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People throw a football on the rocky edge of the Rideau River near Strathcona Park in Ottawa, on Aug. 1, 2020.Justin Tang/The Canadian Press

Playing a round of golf. Doing a crossword puzzle. Designing a virtual world in Animal Crossing.

Activities such as these may seem frivolous, but they could be exactly what you need to weather the COVID-19 pandemic. Researchers suggest the benefits of play are not limited to children. Play and playfulness can help adults feel more satisfied with their lives, boost their mood and be more innovative.

What’s more, they’ve discovered adults can train themselves to become, at least temporarily, more playful.

Contrary to what many believe, playfulness “is not only about silliness and fun,” said René Proyer, a professor of psychology at Martin Luther University Halle-Wittenberg in Germany. “It can also have a serious side.”

In a recent study, published in the journal Applied Psychology: Health and Wellbeing, Proyer and his team found that after practising simple exercises, such as writing down the playful things that happened each day, participants reported an increase in playfulness, their sense of well-being improved and their depressive symptoms were reduced.

While research has long established that play is critical for the cognitive, emotional and physical development of children, the role of play and playfulness in adults has received considerably less attention.

Part of the reason is that once you’re no longer a child, playfulness is generally frowned upon, said Garry Chick, professor emeritus of recreation, park and tourism management at the Pennsylvania State University, who studies play and playfulness in adults. As the saying goes, he said, “idle hands are the devil’s playground,” which implies when people aren’t working, they’re up to no good.

The concept of play in adults is also very difficult to define. An activity that feels like play to one person, whether it’s gardening, cooking or even analyzing data, can be another person’s idea of drudgery.

“We know it when we see it,” said Chick, a co-author of the Applied Psychology study, but scientists have yet to fully agree upon its defining qualities.

But many agree that playfulness is a personality trait, like aggressiveness or extroversion, he explained. And play is the behaviour that arises from playfulness.

Proyer sees playfulness as a way of thinking about the world, a disposition that allows people to frame or reframe everyday situations to experience them as entertaining, intellectually stimulating or personally interesting.

There are several reasons why playfulness can be beneficial, he says.

“The shortest possible answer is that playing and being playful is fun and it’s entertaining, and ideally it’s not only for you, but also for others,” Proyer said.

More specifically, he said, some research suggests playfulness is tied to experiencing more positive emotions, such as joy and amusement, which boost one’s mood and foster creative thinking. While negative emotions, such as fear and stress, help you shut off other thoughts to allow you to respond to an immediate threat, positive emotions are more conducive to thinking about an array of possibilities and different perspectives, Proyer said.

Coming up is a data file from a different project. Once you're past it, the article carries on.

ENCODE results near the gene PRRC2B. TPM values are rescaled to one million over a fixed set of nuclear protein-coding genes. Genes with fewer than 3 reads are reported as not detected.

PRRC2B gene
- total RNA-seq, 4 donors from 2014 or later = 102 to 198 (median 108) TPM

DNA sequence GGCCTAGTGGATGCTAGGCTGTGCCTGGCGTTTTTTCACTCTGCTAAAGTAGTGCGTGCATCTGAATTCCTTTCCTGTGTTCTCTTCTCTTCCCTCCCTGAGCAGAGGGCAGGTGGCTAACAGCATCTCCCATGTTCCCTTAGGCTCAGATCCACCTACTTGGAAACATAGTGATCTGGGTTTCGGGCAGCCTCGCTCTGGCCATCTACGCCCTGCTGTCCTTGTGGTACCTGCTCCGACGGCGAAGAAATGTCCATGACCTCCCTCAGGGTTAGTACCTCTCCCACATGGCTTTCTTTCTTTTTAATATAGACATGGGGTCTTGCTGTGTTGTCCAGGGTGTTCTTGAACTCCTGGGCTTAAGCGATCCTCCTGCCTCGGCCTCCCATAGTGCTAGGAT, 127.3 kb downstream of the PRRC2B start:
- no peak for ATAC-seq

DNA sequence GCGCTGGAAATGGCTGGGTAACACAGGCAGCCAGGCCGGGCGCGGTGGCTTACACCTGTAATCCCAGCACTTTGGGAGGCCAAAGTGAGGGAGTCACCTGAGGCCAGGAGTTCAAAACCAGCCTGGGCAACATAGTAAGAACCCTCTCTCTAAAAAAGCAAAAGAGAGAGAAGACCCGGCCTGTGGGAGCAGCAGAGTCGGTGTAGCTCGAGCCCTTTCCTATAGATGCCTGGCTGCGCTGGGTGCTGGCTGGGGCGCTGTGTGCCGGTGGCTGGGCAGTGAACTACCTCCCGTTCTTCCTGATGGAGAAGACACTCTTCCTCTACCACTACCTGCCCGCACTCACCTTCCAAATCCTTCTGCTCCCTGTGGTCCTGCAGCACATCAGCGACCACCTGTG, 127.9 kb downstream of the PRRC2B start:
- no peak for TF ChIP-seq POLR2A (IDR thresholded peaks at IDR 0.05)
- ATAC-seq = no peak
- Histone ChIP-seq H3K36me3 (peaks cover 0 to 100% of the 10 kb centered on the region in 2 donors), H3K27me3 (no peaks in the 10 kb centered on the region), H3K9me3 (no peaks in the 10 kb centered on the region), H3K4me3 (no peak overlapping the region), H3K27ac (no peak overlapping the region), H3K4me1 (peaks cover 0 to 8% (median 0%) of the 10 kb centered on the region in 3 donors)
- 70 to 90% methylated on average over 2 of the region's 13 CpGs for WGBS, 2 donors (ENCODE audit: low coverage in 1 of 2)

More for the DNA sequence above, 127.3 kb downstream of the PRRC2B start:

Paulette Guitard, a professor of occupational therapy at the University of Ottawa’s School of Rehabilitation Sciences, believes playfulness could help mitigate some of the stress and anxiety prompted by the pandemic.

Her research has found adults who are more playful are able to make the best out of a bad situation. They tend to see adversity as a challenge and look for ways to adapt and carry out activities that give them meaning, purpose and joy, Guitard said.

In the context of her field, Guitard tries to cultivate playfulness in occupational therapy clients, encouraging them to play with ideas or try different ways of doing things, regardless of whatever disability they may have. The goal, she said, is not necessarily to engage them in games, but to help them recognize the value of seeking enjoyment and pleasure.

“The activity is not as important, but it’s more the attitude,” she said.

Its impact on personal well-being aside, Chick says he believes playfulness also plays a role in our evolution as a species. He proposes playfulness is important for sexual selection: males, he suggests, may prefer females who are playful because it’s a sign of youthfulness and, thus, fecundity, while females may prefer playful males because it’s a sign they’re not dangerous, particularly to offspring. His research has found playfulness is indeed a trait people tend to look for in a partner.

In their recent study, Proyer and Chick and their colleagues tested three training exercises and found they worked equally for boosting playfulness in adults. These involved writing down three playful things that happened during the day before bedtime, challenging oneself to use playfulness in a new way (such as doing something playful in the workplace) and counting the number of playful experiences one encountered throughout the day.

Whether the effects of training can last beyond the 12 weeks of the study remain to be seen, and Proyer emphasizes it would be wrong to conclude that everyone needs or even wants to be playful. But for many, playfulness may provide some much-needed levity, especially during these uncertain times, he said.

“In general, I think most people can deserve a little dose of playfulness in their everyday life."

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